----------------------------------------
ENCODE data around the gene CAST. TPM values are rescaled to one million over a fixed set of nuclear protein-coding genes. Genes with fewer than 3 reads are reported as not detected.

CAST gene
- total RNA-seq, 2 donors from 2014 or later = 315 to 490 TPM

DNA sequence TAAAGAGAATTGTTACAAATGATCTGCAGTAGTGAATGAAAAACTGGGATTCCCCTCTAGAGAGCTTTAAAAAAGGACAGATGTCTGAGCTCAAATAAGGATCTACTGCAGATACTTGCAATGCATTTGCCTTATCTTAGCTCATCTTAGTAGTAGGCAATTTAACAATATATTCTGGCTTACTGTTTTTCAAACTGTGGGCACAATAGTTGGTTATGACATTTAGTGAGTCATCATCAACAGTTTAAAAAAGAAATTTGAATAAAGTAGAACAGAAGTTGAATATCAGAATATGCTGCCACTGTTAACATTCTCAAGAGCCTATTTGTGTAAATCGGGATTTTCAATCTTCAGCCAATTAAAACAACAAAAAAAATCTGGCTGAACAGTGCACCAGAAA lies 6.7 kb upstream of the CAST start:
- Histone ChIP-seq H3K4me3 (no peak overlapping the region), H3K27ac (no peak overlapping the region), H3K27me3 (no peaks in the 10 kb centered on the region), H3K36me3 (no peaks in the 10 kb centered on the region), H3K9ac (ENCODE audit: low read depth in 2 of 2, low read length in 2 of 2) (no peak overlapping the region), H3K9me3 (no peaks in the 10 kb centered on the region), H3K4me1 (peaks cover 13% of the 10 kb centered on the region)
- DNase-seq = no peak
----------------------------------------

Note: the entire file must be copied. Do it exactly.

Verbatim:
ENCODE data around the gene CAST. TPM values are rescaled to one million over a fixed set of nuclear protein-coding genes. Genes with fewer than 3 reads are reported as not detected.

CAST gene
- total RNA-seq, 2 donors from 2014 or later = 315 to 490 TPM

DNA sequence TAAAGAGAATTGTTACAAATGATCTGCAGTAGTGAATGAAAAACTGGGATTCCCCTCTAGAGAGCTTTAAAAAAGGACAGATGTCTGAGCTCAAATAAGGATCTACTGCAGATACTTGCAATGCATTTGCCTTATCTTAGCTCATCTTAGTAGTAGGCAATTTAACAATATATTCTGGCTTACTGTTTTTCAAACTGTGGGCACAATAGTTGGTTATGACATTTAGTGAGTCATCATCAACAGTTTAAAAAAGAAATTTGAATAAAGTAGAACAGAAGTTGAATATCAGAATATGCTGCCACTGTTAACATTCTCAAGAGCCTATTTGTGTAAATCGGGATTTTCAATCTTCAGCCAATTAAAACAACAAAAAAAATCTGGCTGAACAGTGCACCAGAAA lies 6.7 kb upstream of the CAST start:
- Histone ChIP-seq H3K4me3 (no peak overlapping the region), H3K27ac (no peak overlapping the region), H3K27me3 (no peaks in the 10 kb centered on the region), H3K36me3 (no peaks in the 10 kb centered on the region), H3K9ac (ENCODE audit: low read depth in 2 of 2, low read length in 2 of 2) (no peak overlapping the region), H3K9me3 (no peaks in the 10 kb centered on the region), H3K4me1 (peaks cover 13% of the 10 kb centered on the region)
- DNase-seq = no peak